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Chapter 17. Indexing and searching XML with swish-e

About swish-e

Indexing is one half of the information retrieval coin. The other half being databases. This section out- lines how to use swish-e to index, search, and retrieve XML files.

Swish-e is an uncomplicated indexer/search engine that works on Unix/Linux computers as well as Win- dows. Once built you feed the swish-e binary a configuration file and/or a set of command line switches to index content. This content can be individual files on a file system, files retrieved by crawling a web- site, or a stream of content from another application such as a database.

The indexing half of swish-e is able to index plain text files (including XML data) or data structured as HTML-like streams. Using supplied plug-ins swish-e can index some binary files such as Microsoft Word and Excel documents and PDF documents. The plug-ins work by converting the documents into plain text files and streaming these conversions to the indexer. Searches against these kinds of indexes return pointers to the originals and thus facilitate retrieval. The indexes created by swish-e are portable from file system to file system.

The same binary that creates the indexes can be used to search them. Swish-e supports relevance rank- ing, Boolean operations, right-hand truncation, field searching, and nested queries. Later versions of swish-e come with C, Perl, and PHP APIs allowing developers to create stand alone applications or CGI interfaces to their indexes.

Swish-e is not perfect. For example, searches against indexes return only properties of located items (such as title, author, abstract, etc.) and pointers to original documents. It is very difficult to return only parts of a particular document, say paragraph number three of a TEI file. Without a lot of intervention, swish-e does not support exact field matching so queries like "title=time" will return Time, Time Magazine, as well as Time and Time Again. Lastly, and probably most importantly, the swish-e indexer does not support Unicode very well. The two-byte nature of Unicode characters confuses the indexer.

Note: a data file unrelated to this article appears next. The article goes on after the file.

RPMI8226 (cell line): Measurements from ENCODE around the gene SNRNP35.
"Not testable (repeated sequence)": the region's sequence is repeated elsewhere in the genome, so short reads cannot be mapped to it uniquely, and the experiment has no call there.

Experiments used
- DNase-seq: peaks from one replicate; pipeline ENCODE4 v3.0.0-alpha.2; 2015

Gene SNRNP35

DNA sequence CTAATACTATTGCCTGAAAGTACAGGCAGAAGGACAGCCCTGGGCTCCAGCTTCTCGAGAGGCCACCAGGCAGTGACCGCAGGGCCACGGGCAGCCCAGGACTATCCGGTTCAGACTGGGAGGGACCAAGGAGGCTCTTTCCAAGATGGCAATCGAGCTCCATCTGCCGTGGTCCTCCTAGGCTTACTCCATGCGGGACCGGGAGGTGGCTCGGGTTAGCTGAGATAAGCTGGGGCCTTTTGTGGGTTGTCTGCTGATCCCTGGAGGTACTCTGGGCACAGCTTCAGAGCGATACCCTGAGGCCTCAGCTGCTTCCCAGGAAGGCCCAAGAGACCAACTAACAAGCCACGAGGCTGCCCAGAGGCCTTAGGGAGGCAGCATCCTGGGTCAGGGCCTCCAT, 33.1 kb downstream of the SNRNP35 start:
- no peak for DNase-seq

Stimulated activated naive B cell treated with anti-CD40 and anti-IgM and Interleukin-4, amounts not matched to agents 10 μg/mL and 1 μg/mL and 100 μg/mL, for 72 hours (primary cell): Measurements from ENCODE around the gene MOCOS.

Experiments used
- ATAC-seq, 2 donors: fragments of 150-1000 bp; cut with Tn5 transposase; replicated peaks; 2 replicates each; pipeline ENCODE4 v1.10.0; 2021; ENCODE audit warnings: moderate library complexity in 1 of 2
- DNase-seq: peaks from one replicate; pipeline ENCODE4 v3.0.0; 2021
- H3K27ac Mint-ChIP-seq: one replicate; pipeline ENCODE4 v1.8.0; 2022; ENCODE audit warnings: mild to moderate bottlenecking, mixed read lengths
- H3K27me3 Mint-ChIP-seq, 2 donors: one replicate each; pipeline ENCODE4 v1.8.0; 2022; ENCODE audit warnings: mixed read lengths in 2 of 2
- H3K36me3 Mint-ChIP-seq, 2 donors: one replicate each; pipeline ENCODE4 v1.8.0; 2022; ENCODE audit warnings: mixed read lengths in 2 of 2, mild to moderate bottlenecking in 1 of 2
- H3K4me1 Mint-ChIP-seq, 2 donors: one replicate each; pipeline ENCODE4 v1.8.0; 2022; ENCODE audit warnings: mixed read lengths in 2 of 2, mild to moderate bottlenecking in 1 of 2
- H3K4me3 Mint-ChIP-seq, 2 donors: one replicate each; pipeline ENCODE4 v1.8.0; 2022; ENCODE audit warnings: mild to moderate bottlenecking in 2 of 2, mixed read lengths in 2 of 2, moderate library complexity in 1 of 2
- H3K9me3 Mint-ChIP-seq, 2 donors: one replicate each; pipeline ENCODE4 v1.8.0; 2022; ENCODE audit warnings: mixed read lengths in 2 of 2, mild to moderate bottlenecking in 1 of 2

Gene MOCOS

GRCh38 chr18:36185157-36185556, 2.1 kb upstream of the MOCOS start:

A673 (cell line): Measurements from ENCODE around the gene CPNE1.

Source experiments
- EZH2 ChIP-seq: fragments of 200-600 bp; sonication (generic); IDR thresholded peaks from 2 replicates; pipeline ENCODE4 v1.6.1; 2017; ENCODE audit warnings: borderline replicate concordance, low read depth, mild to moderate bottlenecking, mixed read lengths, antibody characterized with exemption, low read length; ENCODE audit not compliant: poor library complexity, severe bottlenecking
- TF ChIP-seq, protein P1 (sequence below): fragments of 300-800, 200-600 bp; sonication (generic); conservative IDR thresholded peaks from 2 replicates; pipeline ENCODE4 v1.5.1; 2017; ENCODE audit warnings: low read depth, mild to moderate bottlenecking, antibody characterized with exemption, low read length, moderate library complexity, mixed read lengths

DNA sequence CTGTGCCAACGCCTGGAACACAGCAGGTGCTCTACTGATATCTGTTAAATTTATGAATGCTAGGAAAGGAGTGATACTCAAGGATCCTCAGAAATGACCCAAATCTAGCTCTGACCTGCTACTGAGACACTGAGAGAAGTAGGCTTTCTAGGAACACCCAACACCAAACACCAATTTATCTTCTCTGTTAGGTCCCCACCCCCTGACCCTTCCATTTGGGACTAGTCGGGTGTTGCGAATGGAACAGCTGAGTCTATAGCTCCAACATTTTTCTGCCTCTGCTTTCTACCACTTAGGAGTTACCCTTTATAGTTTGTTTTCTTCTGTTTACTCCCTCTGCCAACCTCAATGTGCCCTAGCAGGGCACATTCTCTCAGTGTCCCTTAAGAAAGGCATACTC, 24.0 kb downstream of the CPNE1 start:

Swish-e is an unsung hero. It's inherently open nature allows for the creation of some very smart search engines supporting things like spelling correction, thesaurus intervention, and "best bet" implementa- tions. Of all the different types of information services librarians provide, access to indexes is one of the biggest ones. With swish-e librarians could create their own indexes and rely on commercial biblio- graphic indexers less and less.

Installing swish-e is almost a trivial matter. On Unix/Linux systems you simply:

  • 1.

    download the archive

  • 2.

    unzip it

  • 3.

    untar it

  • 4.

    change into the distribution's directory

  • 5.

    configure ( ./configure )

  • 6.

    make

  • 7.

    test ( make check )

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